California Is Increasing Its Minimum Wage To $15. Here’s What That Will Mean For Workers.

CREDIT: AP Photo/Nick Ut

Fast food protestors in Los Angeles in 2013

Holly Dias loves her job at Burger King. But it’s led to heartbreaking choices. Many months, the mother of a five-month-old son has had to choose between paying her bills or getting diapers for her baby, between buying a bus pass to get to work or buying formula. She even went two years without a cell phone, cutting off her connection to the world.

“Decisions I’ve had to make are decisions no parent should have to make,” she said.

She’s been doing her job since 2009 and says she loves it, particularly making the customers happy and watching children come into the restaurant. But her pay has been stuck at about $10 an hour. “I just don’t make enough to support me and my five-month-old,” she said.

That all may soon be about to change. A deal struck between lawmakers in Dias’s home state of California and labor unions would raise the minimum wage to $15 by 2022 for large companies and by 2023 for smaller ones, with gradual increases in the current $10 wage beginning next year until it gets to that higher level. Economists at the University of California, Berkeley estimate that will result in a raise for about 5.6 million workers in the state, most of whom live in or near poverty, and that they will see their annual income rise by about a quarter on average.

While Dias knows she won’t get $15 an hour right away, the steady increases will still mean a lot for her small family. “Because the minimum wage is not going to hit 15 right away, some of the struggles will still be there,” she said. But, she added, “Each year as the minimum wage increases, it’s going to be a little easier to better provide for the baby.”

“I wish it could jump straight to $15 an hour,” she said, “but I’d rather help the economy than hurt it.”

There’s a deep debate among economists as to what the impact of such a minimum wage level will be on businesses and employment, since the country hasn’t really seen something comparable. But the UC Berkeley economists estimate that employers will be able to absorb the gradual increase in compensation costs thanks to the savings from reduced employee turnover, increased productivity, and an average of less than 1 percent in price increases across a number of years. That should all result in a small impact on employment, they say, and there’s a good deal of evidence backing them up.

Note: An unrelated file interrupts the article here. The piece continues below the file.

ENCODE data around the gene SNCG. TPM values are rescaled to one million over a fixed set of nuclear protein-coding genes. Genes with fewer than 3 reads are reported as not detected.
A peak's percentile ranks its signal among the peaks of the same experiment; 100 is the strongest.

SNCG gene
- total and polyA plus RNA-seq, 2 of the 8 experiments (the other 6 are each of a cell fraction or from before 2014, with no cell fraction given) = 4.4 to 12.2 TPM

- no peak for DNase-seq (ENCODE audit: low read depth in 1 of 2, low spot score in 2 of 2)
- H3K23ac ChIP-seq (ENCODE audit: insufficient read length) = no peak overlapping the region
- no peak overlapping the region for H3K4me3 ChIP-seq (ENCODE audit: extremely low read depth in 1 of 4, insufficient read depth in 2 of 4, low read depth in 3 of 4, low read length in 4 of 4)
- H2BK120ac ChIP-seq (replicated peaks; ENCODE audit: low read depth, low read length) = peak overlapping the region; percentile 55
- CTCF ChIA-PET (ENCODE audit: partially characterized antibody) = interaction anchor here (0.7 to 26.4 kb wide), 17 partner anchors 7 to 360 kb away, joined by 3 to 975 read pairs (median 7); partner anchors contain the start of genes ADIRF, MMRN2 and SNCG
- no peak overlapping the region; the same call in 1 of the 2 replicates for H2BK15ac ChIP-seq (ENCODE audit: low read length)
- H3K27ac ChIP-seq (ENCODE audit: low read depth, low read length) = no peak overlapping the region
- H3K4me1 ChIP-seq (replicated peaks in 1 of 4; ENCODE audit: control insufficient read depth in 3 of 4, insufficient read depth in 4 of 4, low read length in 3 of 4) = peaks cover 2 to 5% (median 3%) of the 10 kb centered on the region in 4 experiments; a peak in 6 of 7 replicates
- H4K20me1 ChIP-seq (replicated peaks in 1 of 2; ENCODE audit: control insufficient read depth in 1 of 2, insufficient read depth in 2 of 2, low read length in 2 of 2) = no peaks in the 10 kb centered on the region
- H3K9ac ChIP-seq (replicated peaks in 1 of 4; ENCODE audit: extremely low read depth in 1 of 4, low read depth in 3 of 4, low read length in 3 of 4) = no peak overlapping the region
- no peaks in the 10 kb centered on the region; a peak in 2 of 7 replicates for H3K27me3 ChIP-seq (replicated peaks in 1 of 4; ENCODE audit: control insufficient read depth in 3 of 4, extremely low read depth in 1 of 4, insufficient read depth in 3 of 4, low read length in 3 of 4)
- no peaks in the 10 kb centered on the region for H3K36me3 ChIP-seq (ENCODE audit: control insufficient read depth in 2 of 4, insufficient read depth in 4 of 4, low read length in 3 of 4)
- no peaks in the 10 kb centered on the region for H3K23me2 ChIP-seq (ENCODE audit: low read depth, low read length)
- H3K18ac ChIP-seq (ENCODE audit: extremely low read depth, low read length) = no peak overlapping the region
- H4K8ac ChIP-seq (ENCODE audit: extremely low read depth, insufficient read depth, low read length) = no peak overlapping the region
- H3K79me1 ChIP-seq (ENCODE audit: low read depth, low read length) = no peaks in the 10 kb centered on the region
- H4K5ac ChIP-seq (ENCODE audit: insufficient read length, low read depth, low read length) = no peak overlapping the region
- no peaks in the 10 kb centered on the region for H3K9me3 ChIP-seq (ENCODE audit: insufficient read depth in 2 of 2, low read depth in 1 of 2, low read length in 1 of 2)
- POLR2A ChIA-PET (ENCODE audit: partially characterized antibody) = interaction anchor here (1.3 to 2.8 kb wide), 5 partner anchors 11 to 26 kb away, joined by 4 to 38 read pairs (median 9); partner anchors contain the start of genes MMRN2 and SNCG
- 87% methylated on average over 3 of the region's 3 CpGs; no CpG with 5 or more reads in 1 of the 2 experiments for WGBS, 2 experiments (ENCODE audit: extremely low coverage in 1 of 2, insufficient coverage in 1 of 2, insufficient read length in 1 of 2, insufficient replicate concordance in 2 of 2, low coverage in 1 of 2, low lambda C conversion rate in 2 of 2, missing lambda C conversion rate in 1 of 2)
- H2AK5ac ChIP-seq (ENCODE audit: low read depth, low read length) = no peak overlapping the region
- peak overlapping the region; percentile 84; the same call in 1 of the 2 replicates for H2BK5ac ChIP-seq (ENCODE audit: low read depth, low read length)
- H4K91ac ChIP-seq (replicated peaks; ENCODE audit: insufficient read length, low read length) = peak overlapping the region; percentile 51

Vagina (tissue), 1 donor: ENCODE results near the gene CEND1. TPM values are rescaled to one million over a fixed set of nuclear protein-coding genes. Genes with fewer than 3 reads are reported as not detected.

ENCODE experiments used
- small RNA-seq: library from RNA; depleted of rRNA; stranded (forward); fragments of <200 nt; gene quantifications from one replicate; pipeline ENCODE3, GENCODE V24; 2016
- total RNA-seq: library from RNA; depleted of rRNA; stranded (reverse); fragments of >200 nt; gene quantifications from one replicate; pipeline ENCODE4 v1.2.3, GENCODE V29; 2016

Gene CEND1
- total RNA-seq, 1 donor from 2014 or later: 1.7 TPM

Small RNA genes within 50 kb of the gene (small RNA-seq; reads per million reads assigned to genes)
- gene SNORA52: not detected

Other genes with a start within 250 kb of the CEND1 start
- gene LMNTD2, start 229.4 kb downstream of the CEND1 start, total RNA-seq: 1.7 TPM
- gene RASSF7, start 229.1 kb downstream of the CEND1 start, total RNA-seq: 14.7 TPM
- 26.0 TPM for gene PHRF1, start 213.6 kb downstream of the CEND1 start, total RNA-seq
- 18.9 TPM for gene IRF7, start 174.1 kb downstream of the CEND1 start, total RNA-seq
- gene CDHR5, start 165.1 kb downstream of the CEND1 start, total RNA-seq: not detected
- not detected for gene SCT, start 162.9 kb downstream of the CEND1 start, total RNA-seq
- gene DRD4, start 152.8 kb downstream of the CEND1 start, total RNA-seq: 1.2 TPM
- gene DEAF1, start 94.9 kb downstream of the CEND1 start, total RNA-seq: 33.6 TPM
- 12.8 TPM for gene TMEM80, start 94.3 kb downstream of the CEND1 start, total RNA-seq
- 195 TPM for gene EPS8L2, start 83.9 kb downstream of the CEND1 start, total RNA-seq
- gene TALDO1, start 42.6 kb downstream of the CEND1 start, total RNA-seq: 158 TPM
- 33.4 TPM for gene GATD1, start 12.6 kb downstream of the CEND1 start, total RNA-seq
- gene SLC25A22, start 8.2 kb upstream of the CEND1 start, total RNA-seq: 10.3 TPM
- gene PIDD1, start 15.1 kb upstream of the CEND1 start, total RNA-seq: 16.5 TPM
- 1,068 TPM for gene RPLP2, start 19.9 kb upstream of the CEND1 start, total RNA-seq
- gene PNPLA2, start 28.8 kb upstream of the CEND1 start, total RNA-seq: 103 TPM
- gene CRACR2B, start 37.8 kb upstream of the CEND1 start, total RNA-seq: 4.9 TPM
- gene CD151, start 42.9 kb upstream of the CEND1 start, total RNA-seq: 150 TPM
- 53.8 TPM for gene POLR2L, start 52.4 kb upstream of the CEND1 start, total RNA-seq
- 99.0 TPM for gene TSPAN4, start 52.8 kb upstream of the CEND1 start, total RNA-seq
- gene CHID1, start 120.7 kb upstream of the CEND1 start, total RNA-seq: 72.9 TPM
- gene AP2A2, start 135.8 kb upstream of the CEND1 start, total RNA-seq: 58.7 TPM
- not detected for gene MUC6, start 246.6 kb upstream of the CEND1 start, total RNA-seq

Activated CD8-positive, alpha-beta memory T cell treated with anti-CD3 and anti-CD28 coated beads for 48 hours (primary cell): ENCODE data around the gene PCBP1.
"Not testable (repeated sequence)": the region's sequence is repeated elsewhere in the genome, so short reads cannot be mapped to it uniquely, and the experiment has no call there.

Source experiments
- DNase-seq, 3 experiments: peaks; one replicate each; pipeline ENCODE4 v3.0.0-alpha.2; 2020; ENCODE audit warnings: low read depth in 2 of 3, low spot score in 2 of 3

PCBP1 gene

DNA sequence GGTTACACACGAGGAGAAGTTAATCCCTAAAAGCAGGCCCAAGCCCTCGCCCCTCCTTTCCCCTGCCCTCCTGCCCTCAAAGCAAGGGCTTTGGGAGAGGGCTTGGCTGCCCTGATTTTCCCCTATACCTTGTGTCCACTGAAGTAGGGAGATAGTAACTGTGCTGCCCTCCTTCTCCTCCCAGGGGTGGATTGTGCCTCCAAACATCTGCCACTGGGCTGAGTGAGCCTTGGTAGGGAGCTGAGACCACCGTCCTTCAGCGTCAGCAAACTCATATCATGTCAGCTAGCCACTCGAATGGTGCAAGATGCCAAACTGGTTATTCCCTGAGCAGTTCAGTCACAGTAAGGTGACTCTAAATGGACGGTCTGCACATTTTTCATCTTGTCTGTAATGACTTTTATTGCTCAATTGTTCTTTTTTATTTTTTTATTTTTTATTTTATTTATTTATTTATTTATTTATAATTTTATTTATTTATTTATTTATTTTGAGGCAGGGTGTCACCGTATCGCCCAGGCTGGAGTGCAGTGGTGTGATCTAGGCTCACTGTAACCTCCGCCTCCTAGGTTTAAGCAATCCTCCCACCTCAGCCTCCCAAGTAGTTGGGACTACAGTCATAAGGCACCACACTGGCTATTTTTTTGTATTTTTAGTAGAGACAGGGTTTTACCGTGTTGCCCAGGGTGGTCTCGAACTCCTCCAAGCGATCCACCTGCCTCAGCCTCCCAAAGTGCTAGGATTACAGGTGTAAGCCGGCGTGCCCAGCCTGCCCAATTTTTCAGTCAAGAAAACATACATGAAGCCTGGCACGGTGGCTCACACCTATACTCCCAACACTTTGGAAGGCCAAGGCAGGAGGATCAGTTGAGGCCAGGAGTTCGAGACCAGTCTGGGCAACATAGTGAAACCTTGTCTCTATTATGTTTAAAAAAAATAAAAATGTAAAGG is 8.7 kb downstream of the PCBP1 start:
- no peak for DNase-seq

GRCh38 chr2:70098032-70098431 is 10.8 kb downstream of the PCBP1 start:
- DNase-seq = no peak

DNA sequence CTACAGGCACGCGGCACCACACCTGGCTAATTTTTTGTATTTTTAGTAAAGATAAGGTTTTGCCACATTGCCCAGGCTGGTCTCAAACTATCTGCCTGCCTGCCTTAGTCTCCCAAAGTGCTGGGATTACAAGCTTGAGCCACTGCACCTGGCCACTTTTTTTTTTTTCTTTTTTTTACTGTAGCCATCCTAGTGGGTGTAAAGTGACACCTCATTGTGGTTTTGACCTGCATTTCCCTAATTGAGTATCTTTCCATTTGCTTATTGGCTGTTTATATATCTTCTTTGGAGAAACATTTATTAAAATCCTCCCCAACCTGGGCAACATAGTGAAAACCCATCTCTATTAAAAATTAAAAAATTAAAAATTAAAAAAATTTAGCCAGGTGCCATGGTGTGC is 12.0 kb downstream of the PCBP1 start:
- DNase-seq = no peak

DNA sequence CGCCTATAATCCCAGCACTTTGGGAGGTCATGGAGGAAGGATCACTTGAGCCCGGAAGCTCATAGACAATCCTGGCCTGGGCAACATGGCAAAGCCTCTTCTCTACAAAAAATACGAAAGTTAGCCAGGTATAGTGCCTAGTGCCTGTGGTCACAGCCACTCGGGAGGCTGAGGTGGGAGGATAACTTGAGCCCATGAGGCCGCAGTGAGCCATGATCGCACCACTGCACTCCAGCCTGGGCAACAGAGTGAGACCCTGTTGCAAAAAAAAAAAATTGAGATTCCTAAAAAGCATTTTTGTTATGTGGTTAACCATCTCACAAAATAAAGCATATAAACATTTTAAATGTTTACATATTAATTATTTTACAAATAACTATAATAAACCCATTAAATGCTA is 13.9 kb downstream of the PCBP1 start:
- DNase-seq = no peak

Elvis Delacruz is also looking forward to an increase in his pay at Burger King, which is currently $10 an hour. The 25-year-old still lives with his parents in San Diego and has to rely on them for help whenever he can’t quite make ends meet. With a higher wage, though, he said he can “rent my own apartment or house, be independent… enjoy life knowing that I will survive, knowing that I’m going to have something to eat the next day.”

He also wants to give back to his family, especially to his grandparents who live in Mexico. His grandmother recently had knee surgery, he recounted, and needed about $40 to help pay for pain killers. But he couldn’t even scrounge up that amount to get her what she needed.

Delacruz has been involved with the Fight for 15 movement since it started staging protests in California, even walking off the job in the first fast food strike in his state. “I knew sooner or later we were going to win,” he said. Still, when he learned about the news of the minimum wage increase deal, it was a lot to take in. “First I thought it was unbelievable… too good to be true,” he said. But he’s not letting himself get carried away yet: the deal still has to be passed officially by the state legislature and signed by Gov. Jerry Brown (D) before it can take effect. “I need to see Jerry Brown sign the law,” he said. “Then that’s a victory.”

Dias has also been part of Fight for 15, going on strike and fighting for higher pay to “stand up for my family and for my baby,” she said. She was similarly flabbergasted by the news. “When they told me that it was really happening, at first I didn’t believe it,” she said. “It’s crazy, it’s overwhelming, almost unexplainable. It’s been long, it’s been hard.” She takes particular pride knowing that her state will most likely be the first to mandate the $15 minimum wage she and her fellow fast food workers have been demanding.

Neither Dias nor Delacruz plans to stop making demands. “We’re still having to fight…to win a union,” Delacruz said. The Fight for 15 movement hasn’t just demanded more pay, but the right to form unions, which is often thwarted by the franchise model used throughout the industry.

Dias plans to keep advocating for workers outside of California. “The fight does not end here,” she said. “Until every low-wage worker is making $15 an hour, the fight will continue.”